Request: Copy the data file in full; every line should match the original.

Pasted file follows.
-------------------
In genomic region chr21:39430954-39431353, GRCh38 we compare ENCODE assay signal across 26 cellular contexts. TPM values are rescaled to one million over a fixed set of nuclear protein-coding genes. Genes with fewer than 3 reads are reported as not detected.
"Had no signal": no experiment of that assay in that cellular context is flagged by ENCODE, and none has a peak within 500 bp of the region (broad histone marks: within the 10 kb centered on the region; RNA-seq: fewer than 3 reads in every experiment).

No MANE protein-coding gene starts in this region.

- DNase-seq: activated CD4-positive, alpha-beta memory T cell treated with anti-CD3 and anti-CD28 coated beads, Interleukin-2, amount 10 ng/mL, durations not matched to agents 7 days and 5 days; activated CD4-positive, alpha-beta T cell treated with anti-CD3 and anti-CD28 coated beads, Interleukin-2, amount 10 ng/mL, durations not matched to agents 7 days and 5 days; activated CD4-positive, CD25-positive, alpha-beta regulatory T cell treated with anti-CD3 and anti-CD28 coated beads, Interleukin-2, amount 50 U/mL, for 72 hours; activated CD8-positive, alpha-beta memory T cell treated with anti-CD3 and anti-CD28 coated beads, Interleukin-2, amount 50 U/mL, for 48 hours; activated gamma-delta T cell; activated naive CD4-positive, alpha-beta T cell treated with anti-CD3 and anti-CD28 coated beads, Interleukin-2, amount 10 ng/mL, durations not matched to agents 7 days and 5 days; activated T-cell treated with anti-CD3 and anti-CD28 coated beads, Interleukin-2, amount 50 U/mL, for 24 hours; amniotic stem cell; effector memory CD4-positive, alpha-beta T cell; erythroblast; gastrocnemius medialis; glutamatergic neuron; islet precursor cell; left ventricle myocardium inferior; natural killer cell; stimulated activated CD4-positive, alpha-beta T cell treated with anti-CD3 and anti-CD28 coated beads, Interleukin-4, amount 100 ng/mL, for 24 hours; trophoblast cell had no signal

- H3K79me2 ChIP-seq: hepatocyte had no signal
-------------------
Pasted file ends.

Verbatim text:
In genomic region chr21:39430954-39431353, GRCh38 we compare ENCODE assay signal across 26 cellular contexts. TPM values are rescaled to one million over a fixed set of nuclear protein-coding genes. Genes with fewer than 3 reads are reported as not detected.
"Had no signal": no experiment of that assay in that cellular context is flagged by ENCODE, and none has a peak within 500 bp of the region (broad histone marks: within the 10 kb centered on the region; RNA-seq: fewer than 3 reads in every experiment).

No MANE protein-coding gene starts in this region.

- DNase-seq: activated CD4-positive, alpha-beta memory T cell treated with anti-CD3 and anti-CD28 coated beads, Interleukin-2, amount 10 ng/mL, durations not matched to agents 7 days and 5 days; activated CD4-positive, alpha-beta T cell treated with anti-CD3 and anti-CD28 coated beads, Interleukin-2, amount 10 ng/mL, durations not matched to agents 7 days and 5 days; activated CD4-positive, CD25-positive, alpha-beta regulatory T cell treated with anti-CD3 and anti-CD28 coated beads, Interleukin-2, amount 50 U/mL, for 72 hours; activated CD8-positive, alpha-beta memory T cell treated with anti-CD3 and anti-CD28 coated beads, Interleukin-2, amount 50 U/mL, for 48 hours; activated gamma-delta T cell; activated naive CD4-positive, alpha-beta T cell treated with anti-CD3 and anti-CD28 coated beads, Interleukin-2, amount 10 ng/mL, durations not matched to agents 7 days and 5 days; activated T-cell treated with anti-CD3 and anti-CD28 coated beads, Interleukin-2, amount 50 U/mL, for 24 hours; amniotic stem cell; effector memory CD4-positive, alpha-beta T cell; erythroblast; gastrocnemius medialis; glutamatergic neuron; islet precursor cell; left ventricle myocardium inferior; natural killer cell; stimulated activated CD4-positive, alpha-beta T cell treated with anti-CD3 and anti-CD28 coated beads, Interleukin-4, amount 100 ng/mL, for 24 hours; trophoblast cell had no signal

- H3K79me2 ChIP-seq: hepatocyte had no signal